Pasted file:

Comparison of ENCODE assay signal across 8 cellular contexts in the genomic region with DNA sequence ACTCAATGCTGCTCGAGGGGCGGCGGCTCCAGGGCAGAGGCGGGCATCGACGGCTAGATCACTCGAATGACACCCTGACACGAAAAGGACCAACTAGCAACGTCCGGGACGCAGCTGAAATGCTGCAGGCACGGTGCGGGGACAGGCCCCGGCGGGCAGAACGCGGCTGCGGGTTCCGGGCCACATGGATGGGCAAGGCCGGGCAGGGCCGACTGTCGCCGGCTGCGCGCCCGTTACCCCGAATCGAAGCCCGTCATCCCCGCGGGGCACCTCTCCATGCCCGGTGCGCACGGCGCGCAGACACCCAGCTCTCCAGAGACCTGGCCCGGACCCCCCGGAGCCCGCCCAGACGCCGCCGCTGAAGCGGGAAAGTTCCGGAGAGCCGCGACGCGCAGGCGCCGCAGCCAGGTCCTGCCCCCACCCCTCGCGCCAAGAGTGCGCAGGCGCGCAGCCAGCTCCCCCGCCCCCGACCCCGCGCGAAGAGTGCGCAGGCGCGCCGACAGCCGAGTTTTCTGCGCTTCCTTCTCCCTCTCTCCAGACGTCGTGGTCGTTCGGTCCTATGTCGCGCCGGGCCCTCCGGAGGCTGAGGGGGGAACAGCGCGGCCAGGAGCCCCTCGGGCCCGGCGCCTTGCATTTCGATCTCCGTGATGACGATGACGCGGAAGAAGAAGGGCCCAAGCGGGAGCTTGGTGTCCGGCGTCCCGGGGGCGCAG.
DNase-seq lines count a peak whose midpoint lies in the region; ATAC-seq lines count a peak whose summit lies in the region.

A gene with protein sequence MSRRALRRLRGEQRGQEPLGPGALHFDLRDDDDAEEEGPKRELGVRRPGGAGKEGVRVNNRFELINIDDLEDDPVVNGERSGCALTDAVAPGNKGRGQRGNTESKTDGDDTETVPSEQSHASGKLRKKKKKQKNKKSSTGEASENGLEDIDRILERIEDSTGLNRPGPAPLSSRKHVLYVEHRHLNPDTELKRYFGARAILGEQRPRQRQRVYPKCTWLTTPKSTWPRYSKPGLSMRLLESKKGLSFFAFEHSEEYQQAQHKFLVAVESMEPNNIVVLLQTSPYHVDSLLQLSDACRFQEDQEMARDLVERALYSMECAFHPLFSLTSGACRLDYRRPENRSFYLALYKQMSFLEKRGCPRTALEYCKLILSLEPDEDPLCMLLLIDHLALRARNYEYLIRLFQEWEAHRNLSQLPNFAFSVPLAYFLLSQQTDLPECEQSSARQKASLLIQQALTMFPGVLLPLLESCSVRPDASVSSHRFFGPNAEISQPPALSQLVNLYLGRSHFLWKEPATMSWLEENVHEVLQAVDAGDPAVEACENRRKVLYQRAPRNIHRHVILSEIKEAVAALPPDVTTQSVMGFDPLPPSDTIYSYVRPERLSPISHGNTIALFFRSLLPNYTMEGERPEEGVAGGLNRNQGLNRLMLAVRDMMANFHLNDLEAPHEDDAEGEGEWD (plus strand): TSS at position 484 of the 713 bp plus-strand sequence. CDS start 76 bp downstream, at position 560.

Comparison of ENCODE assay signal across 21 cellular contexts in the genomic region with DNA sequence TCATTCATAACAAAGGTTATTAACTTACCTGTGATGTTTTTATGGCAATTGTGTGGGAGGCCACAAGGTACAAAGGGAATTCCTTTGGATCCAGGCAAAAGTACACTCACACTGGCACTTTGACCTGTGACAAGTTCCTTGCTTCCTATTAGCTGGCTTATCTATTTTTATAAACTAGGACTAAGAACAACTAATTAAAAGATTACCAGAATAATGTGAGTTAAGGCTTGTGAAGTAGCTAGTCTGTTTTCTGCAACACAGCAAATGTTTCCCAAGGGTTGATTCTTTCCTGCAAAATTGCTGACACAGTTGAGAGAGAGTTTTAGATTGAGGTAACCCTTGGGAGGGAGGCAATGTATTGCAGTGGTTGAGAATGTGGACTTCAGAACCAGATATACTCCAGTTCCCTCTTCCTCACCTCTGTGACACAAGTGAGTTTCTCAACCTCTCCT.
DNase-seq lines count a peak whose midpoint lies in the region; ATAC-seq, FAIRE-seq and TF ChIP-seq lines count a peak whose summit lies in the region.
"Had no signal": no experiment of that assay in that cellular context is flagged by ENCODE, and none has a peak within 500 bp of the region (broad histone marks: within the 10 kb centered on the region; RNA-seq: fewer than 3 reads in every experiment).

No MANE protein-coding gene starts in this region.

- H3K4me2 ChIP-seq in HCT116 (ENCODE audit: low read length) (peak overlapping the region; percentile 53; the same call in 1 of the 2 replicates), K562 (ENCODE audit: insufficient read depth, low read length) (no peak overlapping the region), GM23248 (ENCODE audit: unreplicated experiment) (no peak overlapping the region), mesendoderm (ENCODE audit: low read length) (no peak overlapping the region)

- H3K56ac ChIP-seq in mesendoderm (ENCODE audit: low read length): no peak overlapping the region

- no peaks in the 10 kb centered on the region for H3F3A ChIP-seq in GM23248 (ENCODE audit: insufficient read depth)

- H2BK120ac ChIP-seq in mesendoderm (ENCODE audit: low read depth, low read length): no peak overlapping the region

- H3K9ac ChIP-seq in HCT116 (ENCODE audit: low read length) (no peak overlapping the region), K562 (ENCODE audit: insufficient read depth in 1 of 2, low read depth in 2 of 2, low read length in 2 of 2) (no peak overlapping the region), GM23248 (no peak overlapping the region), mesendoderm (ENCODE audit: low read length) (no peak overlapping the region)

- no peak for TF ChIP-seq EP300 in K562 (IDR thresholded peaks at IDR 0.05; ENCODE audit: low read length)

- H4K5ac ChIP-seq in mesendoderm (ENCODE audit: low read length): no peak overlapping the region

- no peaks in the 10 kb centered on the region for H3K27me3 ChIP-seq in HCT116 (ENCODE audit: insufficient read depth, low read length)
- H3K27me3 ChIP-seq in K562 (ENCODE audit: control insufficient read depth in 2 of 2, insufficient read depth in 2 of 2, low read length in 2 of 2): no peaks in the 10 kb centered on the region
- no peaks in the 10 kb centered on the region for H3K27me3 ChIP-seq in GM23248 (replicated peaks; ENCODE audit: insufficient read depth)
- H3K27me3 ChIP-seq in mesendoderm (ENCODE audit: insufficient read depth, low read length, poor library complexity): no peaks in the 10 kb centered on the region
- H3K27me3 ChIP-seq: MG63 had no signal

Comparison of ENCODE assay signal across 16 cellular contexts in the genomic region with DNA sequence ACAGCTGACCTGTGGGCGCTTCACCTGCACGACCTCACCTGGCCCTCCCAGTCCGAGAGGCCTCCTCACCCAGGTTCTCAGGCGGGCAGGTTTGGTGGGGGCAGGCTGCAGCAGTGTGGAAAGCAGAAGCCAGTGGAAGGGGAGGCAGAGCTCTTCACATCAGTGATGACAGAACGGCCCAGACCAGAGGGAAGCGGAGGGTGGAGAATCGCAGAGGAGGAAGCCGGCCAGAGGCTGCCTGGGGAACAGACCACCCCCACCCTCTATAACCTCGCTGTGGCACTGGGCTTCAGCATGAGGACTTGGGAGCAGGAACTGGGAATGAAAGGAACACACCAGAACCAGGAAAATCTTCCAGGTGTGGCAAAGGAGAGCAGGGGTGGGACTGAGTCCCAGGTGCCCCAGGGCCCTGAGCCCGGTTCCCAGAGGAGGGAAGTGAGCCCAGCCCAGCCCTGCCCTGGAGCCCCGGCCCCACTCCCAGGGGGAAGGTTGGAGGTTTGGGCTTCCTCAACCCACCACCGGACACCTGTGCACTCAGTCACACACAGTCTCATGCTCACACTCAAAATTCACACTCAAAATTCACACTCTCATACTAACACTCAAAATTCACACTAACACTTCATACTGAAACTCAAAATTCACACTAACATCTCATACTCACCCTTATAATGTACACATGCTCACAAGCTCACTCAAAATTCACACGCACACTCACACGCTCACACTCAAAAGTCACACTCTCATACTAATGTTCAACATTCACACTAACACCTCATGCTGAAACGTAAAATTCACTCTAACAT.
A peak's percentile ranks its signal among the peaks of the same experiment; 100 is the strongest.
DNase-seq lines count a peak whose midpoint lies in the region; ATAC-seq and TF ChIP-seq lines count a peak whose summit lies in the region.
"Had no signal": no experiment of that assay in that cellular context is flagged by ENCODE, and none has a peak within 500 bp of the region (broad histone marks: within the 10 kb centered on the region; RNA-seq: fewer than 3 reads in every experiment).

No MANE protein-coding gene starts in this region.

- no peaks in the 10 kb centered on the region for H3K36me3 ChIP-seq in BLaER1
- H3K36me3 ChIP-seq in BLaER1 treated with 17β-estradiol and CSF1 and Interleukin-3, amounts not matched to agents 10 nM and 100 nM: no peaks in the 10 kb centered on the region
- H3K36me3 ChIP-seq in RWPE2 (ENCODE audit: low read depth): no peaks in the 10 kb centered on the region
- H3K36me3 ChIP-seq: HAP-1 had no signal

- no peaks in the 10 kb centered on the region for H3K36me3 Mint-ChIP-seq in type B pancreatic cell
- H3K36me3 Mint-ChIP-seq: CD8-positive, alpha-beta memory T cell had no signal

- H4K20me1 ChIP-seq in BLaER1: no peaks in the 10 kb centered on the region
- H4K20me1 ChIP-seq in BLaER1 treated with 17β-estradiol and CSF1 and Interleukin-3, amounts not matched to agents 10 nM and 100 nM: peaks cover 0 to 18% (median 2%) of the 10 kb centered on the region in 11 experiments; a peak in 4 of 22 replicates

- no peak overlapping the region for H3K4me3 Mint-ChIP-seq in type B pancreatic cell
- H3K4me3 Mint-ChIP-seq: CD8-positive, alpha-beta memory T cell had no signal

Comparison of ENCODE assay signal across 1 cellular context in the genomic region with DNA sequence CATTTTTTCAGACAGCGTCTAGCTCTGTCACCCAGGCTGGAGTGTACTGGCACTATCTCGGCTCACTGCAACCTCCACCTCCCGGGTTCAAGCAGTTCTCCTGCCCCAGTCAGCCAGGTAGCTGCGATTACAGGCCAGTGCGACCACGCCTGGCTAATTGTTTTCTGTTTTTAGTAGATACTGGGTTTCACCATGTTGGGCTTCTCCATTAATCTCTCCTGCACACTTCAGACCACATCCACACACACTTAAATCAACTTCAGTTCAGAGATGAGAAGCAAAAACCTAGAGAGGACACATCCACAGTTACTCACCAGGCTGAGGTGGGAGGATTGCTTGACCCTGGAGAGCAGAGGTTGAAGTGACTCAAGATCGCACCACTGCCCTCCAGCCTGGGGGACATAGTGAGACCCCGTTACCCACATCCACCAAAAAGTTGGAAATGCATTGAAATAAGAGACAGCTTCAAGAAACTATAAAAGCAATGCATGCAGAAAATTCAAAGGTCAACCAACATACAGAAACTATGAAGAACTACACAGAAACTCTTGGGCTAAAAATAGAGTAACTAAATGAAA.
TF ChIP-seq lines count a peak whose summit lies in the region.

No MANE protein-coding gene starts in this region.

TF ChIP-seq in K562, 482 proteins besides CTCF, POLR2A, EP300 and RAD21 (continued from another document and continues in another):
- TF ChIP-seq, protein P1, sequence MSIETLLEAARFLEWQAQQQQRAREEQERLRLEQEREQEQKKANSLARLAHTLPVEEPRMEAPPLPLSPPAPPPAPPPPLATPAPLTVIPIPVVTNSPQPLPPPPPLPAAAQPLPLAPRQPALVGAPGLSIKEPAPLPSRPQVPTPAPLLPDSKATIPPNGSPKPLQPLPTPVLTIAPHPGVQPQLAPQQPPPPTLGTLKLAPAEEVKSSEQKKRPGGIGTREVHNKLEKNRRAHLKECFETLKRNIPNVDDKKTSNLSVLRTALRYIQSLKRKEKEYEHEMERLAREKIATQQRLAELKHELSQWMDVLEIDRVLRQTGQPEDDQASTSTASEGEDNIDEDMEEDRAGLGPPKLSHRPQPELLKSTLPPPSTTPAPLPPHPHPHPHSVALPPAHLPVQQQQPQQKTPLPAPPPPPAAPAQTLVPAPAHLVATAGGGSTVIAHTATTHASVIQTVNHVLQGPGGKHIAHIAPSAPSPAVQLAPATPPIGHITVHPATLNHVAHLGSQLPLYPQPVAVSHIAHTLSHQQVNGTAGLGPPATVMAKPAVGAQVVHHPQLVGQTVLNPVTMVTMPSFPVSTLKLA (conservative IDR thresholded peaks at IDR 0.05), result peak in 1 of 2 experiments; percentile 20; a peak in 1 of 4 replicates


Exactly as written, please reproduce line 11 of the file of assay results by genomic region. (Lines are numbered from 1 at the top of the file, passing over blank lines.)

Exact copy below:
- H2BK120ac ChIP-seq in mesendoderm (ENCODE audit: low read depth, low read length): no peak overlapping the region